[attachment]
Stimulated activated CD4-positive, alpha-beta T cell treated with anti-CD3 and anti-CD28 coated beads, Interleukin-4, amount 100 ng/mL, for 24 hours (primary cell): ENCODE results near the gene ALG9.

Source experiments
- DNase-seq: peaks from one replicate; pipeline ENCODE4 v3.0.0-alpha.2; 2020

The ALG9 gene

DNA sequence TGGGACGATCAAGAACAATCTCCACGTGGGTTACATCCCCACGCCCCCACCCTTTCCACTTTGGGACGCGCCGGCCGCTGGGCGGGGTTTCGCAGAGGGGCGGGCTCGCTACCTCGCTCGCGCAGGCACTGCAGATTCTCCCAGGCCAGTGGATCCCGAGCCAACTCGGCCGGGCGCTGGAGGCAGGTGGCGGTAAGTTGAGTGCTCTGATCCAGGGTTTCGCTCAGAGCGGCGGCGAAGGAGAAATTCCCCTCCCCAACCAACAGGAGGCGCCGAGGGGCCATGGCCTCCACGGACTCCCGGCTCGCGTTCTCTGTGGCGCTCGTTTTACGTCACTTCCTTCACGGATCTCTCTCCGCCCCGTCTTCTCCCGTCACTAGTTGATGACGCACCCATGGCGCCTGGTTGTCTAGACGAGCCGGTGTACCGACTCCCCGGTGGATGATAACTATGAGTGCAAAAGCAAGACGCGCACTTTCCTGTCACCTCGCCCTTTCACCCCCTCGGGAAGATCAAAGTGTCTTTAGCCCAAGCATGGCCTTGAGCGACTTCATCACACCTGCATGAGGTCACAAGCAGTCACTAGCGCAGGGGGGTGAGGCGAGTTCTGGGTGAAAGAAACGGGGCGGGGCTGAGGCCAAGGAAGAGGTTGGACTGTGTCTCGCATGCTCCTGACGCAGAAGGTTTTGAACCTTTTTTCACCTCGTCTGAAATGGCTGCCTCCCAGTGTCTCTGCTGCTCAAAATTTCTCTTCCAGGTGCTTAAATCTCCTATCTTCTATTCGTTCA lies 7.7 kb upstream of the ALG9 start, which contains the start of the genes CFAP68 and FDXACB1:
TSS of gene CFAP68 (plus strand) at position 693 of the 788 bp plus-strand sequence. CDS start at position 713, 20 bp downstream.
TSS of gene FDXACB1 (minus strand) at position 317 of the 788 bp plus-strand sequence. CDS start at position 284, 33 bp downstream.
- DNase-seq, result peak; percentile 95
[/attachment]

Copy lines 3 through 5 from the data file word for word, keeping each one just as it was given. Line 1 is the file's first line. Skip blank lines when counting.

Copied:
- DNase-seq: peaks from one replicate; pipeline ENCODE4 v3.0.0-alpha.2; 2020

The ALG9 gene

DNA sequence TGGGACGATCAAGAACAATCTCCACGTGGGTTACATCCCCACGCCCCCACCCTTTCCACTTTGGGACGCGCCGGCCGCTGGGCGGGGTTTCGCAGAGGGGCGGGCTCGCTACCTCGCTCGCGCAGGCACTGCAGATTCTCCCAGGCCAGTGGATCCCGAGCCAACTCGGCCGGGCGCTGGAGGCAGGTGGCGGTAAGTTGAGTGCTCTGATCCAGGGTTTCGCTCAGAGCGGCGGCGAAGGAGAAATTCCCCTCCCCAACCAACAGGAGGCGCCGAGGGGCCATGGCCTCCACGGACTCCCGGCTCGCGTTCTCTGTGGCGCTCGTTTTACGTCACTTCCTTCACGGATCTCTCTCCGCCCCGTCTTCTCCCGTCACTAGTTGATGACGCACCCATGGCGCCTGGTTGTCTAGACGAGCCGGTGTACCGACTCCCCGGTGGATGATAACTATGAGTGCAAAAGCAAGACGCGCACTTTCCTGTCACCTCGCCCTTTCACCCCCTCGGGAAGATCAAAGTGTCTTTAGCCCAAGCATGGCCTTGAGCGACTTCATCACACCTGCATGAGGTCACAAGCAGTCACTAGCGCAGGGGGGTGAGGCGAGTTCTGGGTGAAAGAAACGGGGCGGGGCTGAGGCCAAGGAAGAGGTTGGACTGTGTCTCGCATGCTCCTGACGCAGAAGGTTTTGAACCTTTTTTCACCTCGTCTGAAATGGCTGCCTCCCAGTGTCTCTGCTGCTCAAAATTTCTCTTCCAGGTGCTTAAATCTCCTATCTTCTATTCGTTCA lies 7.7 kb upstream of the ALG9 start, which contains the start of the genes CFAP68 and FDXACB1: